Since the last entry, I’ve been working on several other WordPress (WP) web logs. Here is what I learned about importing from Tumblr.


Two of the web logs I’ve been working on needed to be imported from Tumblr. Under Tools in the WordPress dashboard is an Import option for importing from Tumblr (as well as Blogger, Blogroll, LiveJournal, Movable Type and TypePad, RSS, and WordPress).

The entire process was easy and effective. Wonderfully well designed, WordPress.ORG.


However, because I was simultaneously creating subdomains on the new site as I was importing, I had some unnecessary confusion.

This “simultaneously creating subdomains” is not recommended. Yes, I had to create “” and “” in order to import the two web logs. That was fine. But I soon learned that subdomain names need to propagate just as do domain names—or so it seems.

The lesson: get all your subdomains in place an hour or so before you either (1) import a site from Tumblr to locate your WP site within the subdomain or (2) refer an existing WordPress site to the (new) subdomain.[1]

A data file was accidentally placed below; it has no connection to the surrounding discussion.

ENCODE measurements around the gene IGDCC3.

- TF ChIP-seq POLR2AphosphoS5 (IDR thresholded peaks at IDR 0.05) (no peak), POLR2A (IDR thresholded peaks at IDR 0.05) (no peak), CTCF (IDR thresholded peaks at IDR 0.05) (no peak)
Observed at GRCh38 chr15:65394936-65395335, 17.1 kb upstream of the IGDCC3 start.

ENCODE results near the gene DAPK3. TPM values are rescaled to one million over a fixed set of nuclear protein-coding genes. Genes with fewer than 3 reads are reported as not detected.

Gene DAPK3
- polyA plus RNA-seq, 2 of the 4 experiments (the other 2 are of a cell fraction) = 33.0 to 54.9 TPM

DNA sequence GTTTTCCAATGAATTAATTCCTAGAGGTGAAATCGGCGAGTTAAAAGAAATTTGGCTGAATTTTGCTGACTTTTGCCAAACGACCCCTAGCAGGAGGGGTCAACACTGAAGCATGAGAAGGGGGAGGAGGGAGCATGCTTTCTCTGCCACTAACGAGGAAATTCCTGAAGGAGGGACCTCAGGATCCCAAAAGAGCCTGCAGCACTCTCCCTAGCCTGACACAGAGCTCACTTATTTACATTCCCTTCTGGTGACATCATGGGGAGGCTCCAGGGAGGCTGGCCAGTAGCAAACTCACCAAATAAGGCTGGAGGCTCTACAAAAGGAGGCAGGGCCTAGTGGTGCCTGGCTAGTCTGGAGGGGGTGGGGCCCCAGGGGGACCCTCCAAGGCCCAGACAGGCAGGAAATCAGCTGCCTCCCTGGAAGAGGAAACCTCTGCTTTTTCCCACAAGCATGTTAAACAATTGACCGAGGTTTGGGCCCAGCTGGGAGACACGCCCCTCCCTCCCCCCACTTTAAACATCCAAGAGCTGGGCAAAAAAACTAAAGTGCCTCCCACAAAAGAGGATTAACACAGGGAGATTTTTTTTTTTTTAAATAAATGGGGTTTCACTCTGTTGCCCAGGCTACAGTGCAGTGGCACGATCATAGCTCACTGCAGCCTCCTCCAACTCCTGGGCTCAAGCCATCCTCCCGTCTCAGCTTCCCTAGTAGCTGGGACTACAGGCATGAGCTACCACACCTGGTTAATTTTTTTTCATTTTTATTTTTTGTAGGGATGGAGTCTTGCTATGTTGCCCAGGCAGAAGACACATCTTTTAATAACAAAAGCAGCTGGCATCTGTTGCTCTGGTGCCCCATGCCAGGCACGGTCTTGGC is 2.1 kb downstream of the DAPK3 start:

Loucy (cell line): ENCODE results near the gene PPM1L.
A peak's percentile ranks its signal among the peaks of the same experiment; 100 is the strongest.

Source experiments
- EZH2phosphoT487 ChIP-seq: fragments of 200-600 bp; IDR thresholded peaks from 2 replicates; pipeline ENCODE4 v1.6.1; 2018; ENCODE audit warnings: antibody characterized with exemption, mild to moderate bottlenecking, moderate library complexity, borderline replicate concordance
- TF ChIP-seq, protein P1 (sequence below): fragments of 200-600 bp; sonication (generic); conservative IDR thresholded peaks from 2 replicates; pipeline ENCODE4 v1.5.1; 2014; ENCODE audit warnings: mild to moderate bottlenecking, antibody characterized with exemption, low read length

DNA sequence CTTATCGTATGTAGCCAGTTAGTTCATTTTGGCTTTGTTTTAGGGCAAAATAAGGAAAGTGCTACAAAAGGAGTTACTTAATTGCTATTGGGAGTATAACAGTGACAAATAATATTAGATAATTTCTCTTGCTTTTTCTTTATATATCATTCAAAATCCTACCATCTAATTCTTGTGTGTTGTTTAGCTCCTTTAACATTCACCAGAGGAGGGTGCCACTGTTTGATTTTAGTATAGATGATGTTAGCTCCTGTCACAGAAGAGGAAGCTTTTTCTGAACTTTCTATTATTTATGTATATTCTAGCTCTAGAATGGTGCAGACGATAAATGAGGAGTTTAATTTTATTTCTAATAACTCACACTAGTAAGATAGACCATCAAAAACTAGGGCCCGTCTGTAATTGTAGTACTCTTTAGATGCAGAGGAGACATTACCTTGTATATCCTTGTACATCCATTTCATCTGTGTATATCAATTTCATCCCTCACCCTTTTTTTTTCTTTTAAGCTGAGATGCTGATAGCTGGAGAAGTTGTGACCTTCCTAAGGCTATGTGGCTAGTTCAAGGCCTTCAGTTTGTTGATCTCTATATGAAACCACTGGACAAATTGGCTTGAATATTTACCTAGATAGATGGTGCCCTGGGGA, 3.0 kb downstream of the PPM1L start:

As it turned out, not all my images came in from Tumblr. I’ll never know how much of this resulted from the subdomain not having been propagated when I began the import process.

There’s a WP plugin for importing the images distinct from the primary import-Tumblr tool, but I didn’t use it when I noticed the missing images. They had already been downsampled by the theme I used in Tumblr, so I went back to my photo library and created higher resolution ones.


[1] While it’s not part of this topic, I was changing domain names for my WP sites (from to I’d create a new subdomain through cPanel (e.g. and then follow the recommended instructions for changing a WP site’s domain name. However, because the subdomain name had not propagated, when I went to the WP site, many links appeared broken, although they were not. Patience, man, patience.

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